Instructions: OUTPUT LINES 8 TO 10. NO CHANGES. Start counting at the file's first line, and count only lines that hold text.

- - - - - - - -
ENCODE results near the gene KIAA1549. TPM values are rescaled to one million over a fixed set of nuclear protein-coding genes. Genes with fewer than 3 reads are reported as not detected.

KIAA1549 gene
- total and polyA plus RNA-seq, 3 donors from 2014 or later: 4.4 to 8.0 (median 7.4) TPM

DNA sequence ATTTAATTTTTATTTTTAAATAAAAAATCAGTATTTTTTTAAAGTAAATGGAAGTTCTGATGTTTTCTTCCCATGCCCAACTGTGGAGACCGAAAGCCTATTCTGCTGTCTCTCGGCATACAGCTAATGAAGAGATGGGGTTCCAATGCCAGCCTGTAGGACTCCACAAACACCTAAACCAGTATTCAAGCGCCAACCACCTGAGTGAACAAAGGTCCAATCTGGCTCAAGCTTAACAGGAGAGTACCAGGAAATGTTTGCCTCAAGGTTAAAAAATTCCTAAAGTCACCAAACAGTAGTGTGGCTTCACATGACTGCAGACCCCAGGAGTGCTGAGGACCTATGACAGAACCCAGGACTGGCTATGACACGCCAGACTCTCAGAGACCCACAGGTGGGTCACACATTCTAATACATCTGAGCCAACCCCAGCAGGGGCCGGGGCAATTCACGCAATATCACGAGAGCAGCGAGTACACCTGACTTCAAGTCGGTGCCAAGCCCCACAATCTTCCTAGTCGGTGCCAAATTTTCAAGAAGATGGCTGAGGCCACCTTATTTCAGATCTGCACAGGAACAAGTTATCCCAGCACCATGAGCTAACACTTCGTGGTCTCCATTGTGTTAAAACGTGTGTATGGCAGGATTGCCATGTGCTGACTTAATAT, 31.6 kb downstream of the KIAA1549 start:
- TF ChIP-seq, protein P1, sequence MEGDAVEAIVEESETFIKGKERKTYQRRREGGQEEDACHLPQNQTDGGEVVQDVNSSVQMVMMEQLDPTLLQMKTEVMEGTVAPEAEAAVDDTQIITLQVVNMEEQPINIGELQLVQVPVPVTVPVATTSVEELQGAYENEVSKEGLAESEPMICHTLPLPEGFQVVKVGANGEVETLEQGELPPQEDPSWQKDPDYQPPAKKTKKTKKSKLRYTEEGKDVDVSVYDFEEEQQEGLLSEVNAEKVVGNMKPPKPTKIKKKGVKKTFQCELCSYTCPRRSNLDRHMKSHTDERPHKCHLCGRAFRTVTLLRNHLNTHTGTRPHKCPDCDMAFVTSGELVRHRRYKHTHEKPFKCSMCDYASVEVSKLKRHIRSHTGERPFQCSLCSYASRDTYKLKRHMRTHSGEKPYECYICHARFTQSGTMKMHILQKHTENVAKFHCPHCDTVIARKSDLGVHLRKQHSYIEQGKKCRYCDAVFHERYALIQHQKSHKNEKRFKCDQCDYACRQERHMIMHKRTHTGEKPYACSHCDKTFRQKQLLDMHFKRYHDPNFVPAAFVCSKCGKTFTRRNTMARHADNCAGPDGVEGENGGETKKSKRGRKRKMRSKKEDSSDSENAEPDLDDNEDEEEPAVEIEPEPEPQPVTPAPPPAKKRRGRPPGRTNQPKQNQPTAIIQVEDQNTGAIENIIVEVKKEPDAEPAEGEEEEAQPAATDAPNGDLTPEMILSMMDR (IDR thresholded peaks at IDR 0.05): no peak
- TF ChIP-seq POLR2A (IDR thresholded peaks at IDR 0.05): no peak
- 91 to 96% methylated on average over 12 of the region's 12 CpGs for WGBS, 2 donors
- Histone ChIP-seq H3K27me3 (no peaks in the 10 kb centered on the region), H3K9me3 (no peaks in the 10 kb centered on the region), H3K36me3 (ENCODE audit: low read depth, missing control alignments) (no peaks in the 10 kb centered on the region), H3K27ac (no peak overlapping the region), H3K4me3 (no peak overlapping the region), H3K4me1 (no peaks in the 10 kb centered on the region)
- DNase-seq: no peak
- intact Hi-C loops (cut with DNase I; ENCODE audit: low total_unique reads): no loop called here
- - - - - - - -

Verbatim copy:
- Histone ChIP-seq H3K27me3 (no peaks in the 10 kb centered on the region), H3K9me3 (no peaks in the 10 kb centered on the region), H3K36me3 (ENCODE audit: low read depth, missing control alignments) (no peaks in the 10 kb centered on the region), H3K27ac (no peak overlapping the region), H3K4me3 (no peak overlapping the region), H3K4me1 (no peaks in the 10 kb centered on the region)
- DNase-seq: no peak
- intact Hi-C loops (cut with DNase I; ENCODE audit: low total_unique reads): no loop called here